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Brief presentations will be given by Purdue Agronomist and Hemp Research Lead, Ron Turco, as well as David King of ISDA's Indiana Grown initiative.
Purdue agronomy professor Ron Turco said, "We considered ourselves successful to get it planted, after 6 months of paperwork - and then it started raining and didn't stop…"
According to the State Climate Office, Indiana set a record for rainfall in the month of June, with a state average of 9.03 inches.
Turco observed that hemp is not a "particularly robust plant" regarding its resiliency, noting, "we lost a lot of plants in the rain."
He did caution that if the hemp had been planted on the more appropriate schedule, the results might have been very different.
Purdue's Ron Turco stated that marijuana and hemp are "exactly the same.
The difference is the THC content is less than .3 in hemp; in marijuana it is greater than .3." THC is the psychoactive element in marijuana.
Turco emphasized, "There is no THC in industrial hemp.
You can smoke the whole field and you'll end up with cancer before you'll get high."
Indiana is subject to the 2013 U.S. Farm Bill, Section 7506, which states that industrial hemp can only be grown or cultivated "for purposes of research conducted under an agricultural program…"
As a member of the Hemp Project, Turco is a licensed hemp grower in the state of Indiana under the aegis of the Indiana Seed Commissioner.
In Indiana, statute is interpreted as allowing university-based research only.
In Kentucky, Turco noted that the ag department of the University of Kentucky has involved numerous farmers in their pilot program.
Farmers and academics in Kentucky share a Memorandum of Understanding, greatly expanding the research opportunities beyond Indiana's current two acres.
Think of the old westerns where almost anyone could be deputized to assist the beleaguered and outnumbered sheriff.
The prospect of growing the program here in Indiana is unlikely, Turco indicated, at least until federal law changes.
Ron Turco noted that overall, in his dealings with state officials, everyone has been good to work with, from the state police to the Indiana Seed Commissioner.
Purdue researchers Janna Beckerman and Ron Turco are growing test plots of hemp so they can offer science-based crop advice to future commercial hemp growers. (Purdue Agricultural Communication photo/Tom Campbell)
But that will likely change, said Ron Turco, professor of agronomy and the assistant dean for agricultural and environmental research.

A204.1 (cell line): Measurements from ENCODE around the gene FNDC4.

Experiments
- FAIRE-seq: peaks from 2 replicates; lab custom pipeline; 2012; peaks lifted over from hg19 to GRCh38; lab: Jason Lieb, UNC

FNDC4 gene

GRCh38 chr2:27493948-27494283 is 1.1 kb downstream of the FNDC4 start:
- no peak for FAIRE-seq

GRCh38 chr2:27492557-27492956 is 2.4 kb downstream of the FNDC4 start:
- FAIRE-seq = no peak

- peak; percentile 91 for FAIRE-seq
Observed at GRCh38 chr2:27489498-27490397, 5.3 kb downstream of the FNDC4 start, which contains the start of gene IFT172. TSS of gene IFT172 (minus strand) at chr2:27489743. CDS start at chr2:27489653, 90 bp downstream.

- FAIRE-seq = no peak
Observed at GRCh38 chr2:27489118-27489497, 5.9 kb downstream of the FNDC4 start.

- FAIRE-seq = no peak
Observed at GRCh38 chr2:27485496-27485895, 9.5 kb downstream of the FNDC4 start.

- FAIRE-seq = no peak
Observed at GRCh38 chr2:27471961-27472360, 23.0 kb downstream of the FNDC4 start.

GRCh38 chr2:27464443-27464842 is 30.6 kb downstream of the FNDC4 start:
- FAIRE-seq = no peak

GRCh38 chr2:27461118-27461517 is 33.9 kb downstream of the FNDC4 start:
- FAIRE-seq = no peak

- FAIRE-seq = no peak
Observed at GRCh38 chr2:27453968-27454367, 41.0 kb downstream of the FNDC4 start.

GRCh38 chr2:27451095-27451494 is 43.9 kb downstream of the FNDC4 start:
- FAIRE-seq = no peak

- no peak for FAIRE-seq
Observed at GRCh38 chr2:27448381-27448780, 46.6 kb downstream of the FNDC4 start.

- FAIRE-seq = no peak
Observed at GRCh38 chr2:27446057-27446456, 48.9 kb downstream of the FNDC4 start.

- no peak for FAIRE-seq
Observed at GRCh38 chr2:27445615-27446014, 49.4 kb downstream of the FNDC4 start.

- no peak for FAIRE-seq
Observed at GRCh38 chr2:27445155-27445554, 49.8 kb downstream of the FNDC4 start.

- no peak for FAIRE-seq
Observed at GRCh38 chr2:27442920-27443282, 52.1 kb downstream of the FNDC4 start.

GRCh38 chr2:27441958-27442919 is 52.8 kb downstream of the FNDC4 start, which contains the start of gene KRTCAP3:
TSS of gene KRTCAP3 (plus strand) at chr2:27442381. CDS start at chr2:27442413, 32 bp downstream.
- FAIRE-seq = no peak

Beckerman and Turco co-led the Purdue effort to obtain federal and state permits to grow hemp for research, as well as import and export permits from Canada, in anticipation of a future market for U.S. hemp.
"Because of Purdue' s long history of working with biobased products, we are really well-positioned to be a leader in helping to craft a market for hemp products," Turco said.
"We don't yet know which varieties grow best or which soil conditions give the highest yields or the issues surrounding oil and fiber production.
A lot of technical details still need to be worked out.
But the fundamental research we're doing will help provide quality information about the production and processing of industrial hemp."
Turco emphasized that while hemp and marijuana are different varieties of the same species, hemp contains less than 0.3 percent tetrahydrocannibinol, or THC, the primary psychoactive ingredient chemical in marijuana.
By comparison, marijuana can have THC concentrations of 18 percent to 38 percent.
"We need to eliminate hemp's stigma," he said.
"It's not marijuana.
Ron Turco, 765-494-8077, email@example.comAg Communications: (765) 494-2722;
Ronald Turco has conducted critical research in his 30 years at Purdue University, but his current project is the first to be studied by federal drug agents.
The reason: Hemp.
An agronomist, Turco has spent months clearing hurdles to begin the first legal production of industrial hemp in decades in Indiana.
Facing questions from the U.S. Drug Enforcement Administration was just one of many steps in getting the cannabis seeds into the ground.
"You can't just open up a catalog on the Internet and buy the stuff," he said.
That's why Turco had to wait for a DEA permit before he could order a 50-pound bag of seed from a wholesaler in Canada, where growing hemp is legal.
The cannabis strains that Turco and colleagues will plant, as soon their rain-sogged research field is dry, lacks the punch of the marijuana preferred by potheads.
Levels of THC - the psychoactive chemical in marijuana - will be 0.3 percent or less in their hemp.
The recreational drug sold legally in Colorado has TCH content as high as 35 percent.
"It's become the joke around here: You can try to smoke the entire field, and you'll get cancer before you get high," Turco said.
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